“I kind of enjoy the distance that you can have by making a period film. The distance from reality and realism which allows you, I think, to observe human behaviour in a more maybe clear way than if you were seeing something which was too close to where you are.”

The film could well see Irish cinematographer Robbie Ryan get an Oscar nomination for his stunning work. “He’s an amazing camera operator,” agrees Lanthimos. “I thought he was someone who would help me move forward, because I think I’ve been trying in the last few years to try different things and push what I’m doing further and experiment a little bit. He’s ready for any challenge and I really appreciate that.”

The cast milks The Favourite’s script, filled with barbed insults and caustic put-downs, for all its worth and the movie has an unhinged feel. “The tone and the dialogue of the film was very much constructed from before,” explains Lanthimos. “The freedom comes from working with the actors later on. We rehearse a lot. I try to instil a certain spirit of freedom in how we approach a period film, that they shouldn’t be thinking about how people are portrayed in period films, because a lot of times, there’s a very particular way that we think people moved and spoke at the time. I was trying to go against all those pre-conceived notions. We think that everything was very still, stilted.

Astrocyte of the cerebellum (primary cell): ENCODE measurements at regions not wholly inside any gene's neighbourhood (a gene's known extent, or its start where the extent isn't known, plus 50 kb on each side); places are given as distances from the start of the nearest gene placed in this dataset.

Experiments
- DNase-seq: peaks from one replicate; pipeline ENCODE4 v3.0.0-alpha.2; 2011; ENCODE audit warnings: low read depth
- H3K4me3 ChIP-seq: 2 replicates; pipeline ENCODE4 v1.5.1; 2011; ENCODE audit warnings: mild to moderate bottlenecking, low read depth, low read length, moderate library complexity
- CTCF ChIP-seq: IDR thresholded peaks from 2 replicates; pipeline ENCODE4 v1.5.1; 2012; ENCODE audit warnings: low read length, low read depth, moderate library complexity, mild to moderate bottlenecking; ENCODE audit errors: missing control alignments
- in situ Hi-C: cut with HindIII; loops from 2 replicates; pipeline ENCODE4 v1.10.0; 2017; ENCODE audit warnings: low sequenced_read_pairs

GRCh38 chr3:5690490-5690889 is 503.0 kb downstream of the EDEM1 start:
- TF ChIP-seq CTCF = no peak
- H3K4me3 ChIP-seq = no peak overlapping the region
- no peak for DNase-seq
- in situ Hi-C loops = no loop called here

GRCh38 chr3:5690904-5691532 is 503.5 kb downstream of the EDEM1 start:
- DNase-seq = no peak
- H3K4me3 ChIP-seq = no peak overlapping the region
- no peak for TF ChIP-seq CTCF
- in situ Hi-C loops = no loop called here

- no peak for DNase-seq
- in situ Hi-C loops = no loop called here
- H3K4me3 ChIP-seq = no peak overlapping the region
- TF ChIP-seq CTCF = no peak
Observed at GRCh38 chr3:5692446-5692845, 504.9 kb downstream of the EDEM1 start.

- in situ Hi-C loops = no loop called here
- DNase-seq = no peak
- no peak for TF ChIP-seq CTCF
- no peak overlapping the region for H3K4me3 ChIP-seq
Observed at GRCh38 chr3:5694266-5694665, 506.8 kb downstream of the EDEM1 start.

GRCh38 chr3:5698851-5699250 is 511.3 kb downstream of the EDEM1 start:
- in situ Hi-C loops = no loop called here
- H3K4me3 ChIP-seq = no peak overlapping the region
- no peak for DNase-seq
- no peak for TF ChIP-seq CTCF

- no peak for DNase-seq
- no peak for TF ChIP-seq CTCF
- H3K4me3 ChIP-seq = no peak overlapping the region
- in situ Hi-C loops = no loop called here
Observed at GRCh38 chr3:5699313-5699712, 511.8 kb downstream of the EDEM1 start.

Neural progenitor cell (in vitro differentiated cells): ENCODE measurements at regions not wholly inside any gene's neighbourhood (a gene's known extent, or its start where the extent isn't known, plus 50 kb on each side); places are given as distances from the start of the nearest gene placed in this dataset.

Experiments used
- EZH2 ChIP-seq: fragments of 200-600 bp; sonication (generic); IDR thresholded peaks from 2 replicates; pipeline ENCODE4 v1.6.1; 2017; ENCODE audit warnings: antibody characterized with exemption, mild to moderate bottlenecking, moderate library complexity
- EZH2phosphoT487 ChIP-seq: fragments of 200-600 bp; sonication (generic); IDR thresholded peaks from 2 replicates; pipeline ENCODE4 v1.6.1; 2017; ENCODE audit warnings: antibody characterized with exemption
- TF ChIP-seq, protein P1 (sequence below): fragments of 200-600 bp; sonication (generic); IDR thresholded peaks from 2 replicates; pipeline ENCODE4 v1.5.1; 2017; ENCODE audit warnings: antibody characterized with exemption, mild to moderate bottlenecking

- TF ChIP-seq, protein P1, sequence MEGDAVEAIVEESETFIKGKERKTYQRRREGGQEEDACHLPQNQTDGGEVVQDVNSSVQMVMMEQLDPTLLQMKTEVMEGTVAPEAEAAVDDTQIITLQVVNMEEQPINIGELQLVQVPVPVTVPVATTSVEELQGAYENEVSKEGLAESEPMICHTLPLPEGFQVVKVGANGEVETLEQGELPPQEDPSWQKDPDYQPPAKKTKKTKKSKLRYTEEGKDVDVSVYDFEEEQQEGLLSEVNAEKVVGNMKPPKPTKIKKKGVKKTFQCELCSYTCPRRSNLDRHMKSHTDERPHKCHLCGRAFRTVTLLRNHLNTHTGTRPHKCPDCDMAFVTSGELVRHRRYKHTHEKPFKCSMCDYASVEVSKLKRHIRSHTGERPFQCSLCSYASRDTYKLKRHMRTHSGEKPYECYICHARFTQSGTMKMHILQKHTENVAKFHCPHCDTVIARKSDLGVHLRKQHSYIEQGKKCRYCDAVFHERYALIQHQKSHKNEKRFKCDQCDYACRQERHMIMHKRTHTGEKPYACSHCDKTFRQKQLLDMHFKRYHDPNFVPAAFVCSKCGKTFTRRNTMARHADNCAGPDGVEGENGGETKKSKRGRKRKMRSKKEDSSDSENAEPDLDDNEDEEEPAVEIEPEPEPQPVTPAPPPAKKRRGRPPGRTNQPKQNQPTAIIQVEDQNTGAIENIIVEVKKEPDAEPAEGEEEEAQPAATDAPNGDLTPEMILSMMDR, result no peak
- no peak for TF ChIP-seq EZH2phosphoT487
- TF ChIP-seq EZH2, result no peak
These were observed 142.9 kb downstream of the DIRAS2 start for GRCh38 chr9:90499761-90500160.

“We worked a lot physically in order to gain a freedom and devise a way of them interacting physically. How they walked, how they smacked each other, how they danced. It was done with a lot of work and choreography, taking a different approach to physicality in a period film.”

Stone was onboard the project from a very early stage and as Lanthimos assembled his other leading ladies he turned to Weisz and Colman, with whom he’d both worked on The Lobster. Colman, in particular, could lead an Oscar charge for her virtuoso work here.

“I could understand that it would be a very difficult role to cast, there are so many different aspects of her, many different mood swings. A mercuriality in all of that. As soon as I thought of Olivia then I couldn’t think of anyone else. We had to sometimes push the film and change the dates in order to get everyone. Olivia was someone very early on I thought of and couldn’t change my mind on.”

- The Favourite opens in cinemason Tuesday, January 1.